Craft beer is now so buzzed-about that it’s easy to forget (especially for the Historienne, who arrived in August) that as recently as two years ago, Hanoi’s only small-brew came in kegs, and it was called bia hoi. Van Vu, head brewer at Barett Craft Beer, began producing and marketing Hanoi’s first craft beer in 2015. His first challenge was explaining to people what, exactly, craft beer was, and why they should pay several times more for it than the beer they were already drinking. But Vu never doubted that drinkers could be convinced.
“I had been traveling around quite a bit and I saw the craft beer trend happening in the US, and then all the rest of the world was following the trend: Europe, New Zealand, Taipei, Australia,” said Vu, who grew up with beer on the brain in a family that sells equipment to Vietnam’s major commercial brewers.
“So I assumed it would come to Vietnam.”
Thomas Bilgram, head brewer at Furbrew and a home brewer before starting the business, was living in Copenhagen in early 2015 when a friend in Hanoi told Bilgram he had about a year to get out ahead of the coming craft beer explosion. Bilgram packed his bags and headed for Vietnam, where he had lived part-time in the past. Why, The Historienne asked, was Bilgram so certain that what his friend predicted would actually happen?
“For the very reason that it hadn’t happened yet,” Bilgram replied. He discussed that almost every region of the world, with the exception of predominantly Muslim countries, had a growing craft community.
And craft in Vietnam has happened now. CNN, Forbes, Vice, and Bloomberg have said it, and we’ll say it, too: craft beer in Vietnam is booming. Hanoi and Ho Chi Minh City boast at least 20 craft brewers combined, with new ones bubbling up all the time. Stop by Standing Bar in Truc Bach, Furbrew in Tay Ho or Pasteur Street’s new tasting room in the heart of the backpacker district, and the crowds confirm the headlines. And brewers like Bilgram and Vu see an even stronger future.
Vietnam is already southeast Asia’s biggest beer consumer. As the Vietnamese middle class continues to grow rapidly, beer sales are projected to rise 65 percent from 2011 to 2021. Euromonitor called Vietnam “the market to watch” in a report on beer in the Asia-Pacific region, noting that it will see the region’s largest growth between 2016 and 2021 in volume of beer consumed.
Craft brewers are betting that at least a portion of that market will develop a taste for uncommon flavors like Furbrew’s pho beer (more popular with foreigners than Vietnamese customers, Bilgram says) or Barett’s Lemongrass Wheat.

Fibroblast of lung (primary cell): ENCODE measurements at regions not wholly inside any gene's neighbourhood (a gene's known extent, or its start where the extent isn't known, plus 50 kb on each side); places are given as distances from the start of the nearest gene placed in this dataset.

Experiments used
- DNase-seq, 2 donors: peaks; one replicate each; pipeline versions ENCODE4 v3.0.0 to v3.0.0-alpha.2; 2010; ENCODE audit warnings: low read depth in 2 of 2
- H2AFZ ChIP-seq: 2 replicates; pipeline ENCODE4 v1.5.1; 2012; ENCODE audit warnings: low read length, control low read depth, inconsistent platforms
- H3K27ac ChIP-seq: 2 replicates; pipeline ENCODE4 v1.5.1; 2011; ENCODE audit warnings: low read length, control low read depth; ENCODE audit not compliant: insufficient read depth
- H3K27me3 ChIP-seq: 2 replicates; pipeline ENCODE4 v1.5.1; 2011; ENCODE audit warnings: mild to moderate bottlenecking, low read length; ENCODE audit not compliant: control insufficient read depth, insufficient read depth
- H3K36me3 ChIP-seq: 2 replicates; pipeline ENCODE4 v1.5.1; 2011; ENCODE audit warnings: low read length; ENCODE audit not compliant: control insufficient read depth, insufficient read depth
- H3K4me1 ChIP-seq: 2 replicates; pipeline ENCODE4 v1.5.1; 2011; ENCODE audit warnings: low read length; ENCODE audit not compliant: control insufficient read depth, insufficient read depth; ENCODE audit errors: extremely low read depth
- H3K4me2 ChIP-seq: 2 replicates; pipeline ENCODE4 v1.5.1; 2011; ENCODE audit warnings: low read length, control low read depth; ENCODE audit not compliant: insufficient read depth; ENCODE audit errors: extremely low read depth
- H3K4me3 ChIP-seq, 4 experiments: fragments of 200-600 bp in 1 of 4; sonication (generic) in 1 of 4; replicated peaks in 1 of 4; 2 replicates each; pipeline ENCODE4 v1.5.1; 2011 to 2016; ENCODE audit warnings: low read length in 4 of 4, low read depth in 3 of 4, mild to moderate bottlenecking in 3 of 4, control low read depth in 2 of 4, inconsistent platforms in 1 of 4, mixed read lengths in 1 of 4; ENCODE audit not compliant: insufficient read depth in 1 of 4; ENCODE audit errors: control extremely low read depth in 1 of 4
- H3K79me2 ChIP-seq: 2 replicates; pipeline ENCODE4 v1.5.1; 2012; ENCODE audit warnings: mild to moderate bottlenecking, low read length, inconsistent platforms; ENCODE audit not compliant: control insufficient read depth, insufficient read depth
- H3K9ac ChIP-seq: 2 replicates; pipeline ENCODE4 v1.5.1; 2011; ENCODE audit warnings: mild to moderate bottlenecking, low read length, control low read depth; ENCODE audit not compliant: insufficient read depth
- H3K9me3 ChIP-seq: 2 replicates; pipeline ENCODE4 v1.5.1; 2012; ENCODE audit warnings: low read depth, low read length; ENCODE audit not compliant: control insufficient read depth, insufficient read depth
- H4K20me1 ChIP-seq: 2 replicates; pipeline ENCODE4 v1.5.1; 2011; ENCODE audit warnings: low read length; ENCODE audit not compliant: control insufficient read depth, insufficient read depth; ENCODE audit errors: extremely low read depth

Vietnam’s brewers prefer collaboration to competition: there are still so few of them that they cheer any time a good new brewer arrives and attracts more people to craft beer. Vu notes that New Zealand, with a population of under 5 million, has nearly 300 craft brewers. Hanoi, by his measure, ought to have double that, as disposable incomes continue to rise.
While the capital is still, by all accounts, a few beer years behind Ho Chi Minh City, it stands out for its higher proportion of Vietnamese-owned breweries; Bilgram estimates that fewer than half of the city’s craft companies are foreign-run.
On a recent night at ThoMas Brewery’s small shop in Tay Ho, called Cheer 3, Wilhelm Pham, 25, manned the taps and the fridge, stocked with bottles of the company’s brews. ThoMas was founded last year by two Hanoian friends with a passion for craft brewing; Pham has worked as a salesperson and now as the Cheer 3 manager. Though Pham said few of her friends like to drink craft beer (“We’re working on it, but most ladies prefer tea to beer”), she sees that changing.
“We’re making craft beer from Vietnam, by Vietnamese people, to prove that we can brew great beer, too,” she said.
And although craft beer is an imported concept in Vietnam, Bilgram points out that it is almost everywhere in the world. The one exception might be America, credited with starting the craft beer craze, but even there the opening of a new brewpub is often greeted with sarcastic jokes about the “hipster invasion”—that is to say, craft beer is usually thought to be from somewhere else.
“It’s a country-less tradition, enabled by globalization in so many respects,” he added.
*Images in this story are credited to The Fat Pig.